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US lawsuit alleges tool used by hospitals shares patient data with Meta

Booking appointments and other interactions with hospital portals can lead to some medical details being shared for advertising, class action claims

Social media megacorp Meta is the target of a class action suit which claims potentially thousands of medical details of hospital patients were shared with its Facebook brand.

The proposed class action [PDF], filed on Friday, centers on the use of Facebook Pixel, a tool for website marketing and analytics.

An anonymous hospital patient, named John Doe in court papers, is bringing the case — filed in the Northern District of California — alleging Facebook has received patient data from at least 664 hospital systems or medical providers, per the suit.

"Despite knowingly receiving health-related information from medical providers, Facebook has not taken any action to enforce or validate its requirement that medical providers obtain adequate consent from patients before providing patient data to Facebook," the lawsuit stated.

UK health company EMIS bought by US insurance giant

Health records provider EMIS bought by US insurance giant UnitedHealth Group has agreed to acquire EMIS Group, a UK software company specialising in electronic health records, in a deal set to be worth £1.24 billion ($1.52 billion). EMIS is widely used in UK's NHS and it was the software systems selected by the £10bn National Programme for IT which ran from 2003 to 2011.

The lawsuit alleges: "Facebook monetizes the information it receives through the Facebook Pixel deployed on medical providers’ web properties by using it to generate highly-profitable targeted advertising on and off Facebook."

The plaintiff claims that Facebook also offers the ability to engage in remarketing based on positive targeting, "serving specific ad campaigns to patients based on the specific actions those patients took", or negative targeting such as "ensuring that ads are not shown to users who have taken specific action."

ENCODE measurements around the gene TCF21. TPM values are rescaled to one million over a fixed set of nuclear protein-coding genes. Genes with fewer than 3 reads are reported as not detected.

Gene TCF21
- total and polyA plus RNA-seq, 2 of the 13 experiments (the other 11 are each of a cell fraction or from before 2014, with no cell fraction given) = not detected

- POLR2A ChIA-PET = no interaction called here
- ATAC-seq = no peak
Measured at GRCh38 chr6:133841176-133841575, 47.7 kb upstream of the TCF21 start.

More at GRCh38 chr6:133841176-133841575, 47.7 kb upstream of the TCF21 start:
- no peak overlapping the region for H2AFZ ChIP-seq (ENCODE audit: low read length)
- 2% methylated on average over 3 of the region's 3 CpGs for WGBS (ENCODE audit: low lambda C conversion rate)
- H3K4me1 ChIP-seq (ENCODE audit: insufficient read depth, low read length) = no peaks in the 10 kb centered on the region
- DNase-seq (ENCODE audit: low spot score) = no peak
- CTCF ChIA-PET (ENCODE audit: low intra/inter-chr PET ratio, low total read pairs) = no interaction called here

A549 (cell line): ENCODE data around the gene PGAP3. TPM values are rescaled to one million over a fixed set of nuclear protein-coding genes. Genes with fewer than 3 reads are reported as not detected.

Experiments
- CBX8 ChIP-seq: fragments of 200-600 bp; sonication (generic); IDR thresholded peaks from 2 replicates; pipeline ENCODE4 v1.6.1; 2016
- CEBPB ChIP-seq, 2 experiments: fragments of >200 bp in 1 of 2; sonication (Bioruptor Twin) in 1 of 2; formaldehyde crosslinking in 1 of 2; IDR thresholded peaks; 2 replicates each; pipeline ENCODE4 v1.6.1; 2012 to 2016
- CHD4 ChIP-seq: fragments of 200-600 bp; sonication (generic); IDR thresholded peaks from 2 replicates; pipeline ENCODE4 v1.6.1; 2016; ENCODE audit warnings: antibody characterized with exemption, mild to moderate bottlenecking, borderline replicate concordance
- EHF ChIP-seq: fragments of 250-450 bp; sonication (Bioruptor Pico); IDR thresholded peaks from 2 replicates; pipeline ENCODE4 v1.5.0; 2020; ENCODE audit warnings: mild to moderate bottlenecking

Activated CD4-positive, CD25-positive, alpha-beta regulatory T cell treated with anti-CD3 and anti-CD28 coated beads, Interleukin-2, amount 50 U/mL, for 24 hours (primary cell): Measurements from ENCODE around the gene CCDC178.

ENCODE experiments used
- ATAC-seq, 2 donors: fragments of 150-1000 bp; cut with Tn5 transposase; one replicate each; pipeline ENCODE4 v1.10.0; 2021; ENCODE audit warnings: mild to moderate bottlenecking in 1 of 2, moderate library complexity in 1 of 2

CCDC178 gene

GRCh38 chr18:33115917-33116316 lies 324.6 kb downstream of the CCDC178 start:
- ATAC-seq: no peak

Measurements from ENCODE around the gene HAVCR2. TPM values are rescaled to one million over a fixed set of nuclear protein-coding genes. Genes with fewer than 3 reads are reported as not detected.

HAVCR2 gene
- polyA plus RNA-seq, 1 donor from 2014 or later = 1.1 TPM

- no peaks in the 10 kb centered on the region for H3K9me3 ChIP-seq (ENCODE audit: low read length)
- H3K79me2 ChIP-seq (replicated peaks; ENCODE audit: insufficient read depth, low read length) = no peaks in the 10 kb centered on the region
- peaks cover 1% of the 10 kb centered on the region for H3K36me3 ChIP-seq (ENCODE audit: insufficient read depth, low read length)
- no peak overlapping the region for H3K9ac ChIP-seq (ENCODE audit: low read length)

On its website, Meta says: "If Facebook's signals filtering mechanism detects Business Tools data that it categorizes as potentially sensitive health-related data, the filtering mechanism is designed to prevent that data from being ingested into our ads ranking and optimization systems."

Under US law, a health care provider or business associate of a health care provider "may not use or disclose protected health information except as permitted or required by" the Health Insurance Portability and Accountability Act.

However, the lawsuit alleges: "Through its account managers and representatives, Facebook is aware that it is receiving patient data from hundreds of different medical providers in the United States without patient knowledge, consent, or valid HIPAA authorizations."

The complainant is seeking compensatory and punitive damages for breach of contract, violation of the federal Electronic Communications Privacy Act and a constitutional claim for invasion of privacy, among other allegations.

Meta has so far declined the opportunity to comment. ®

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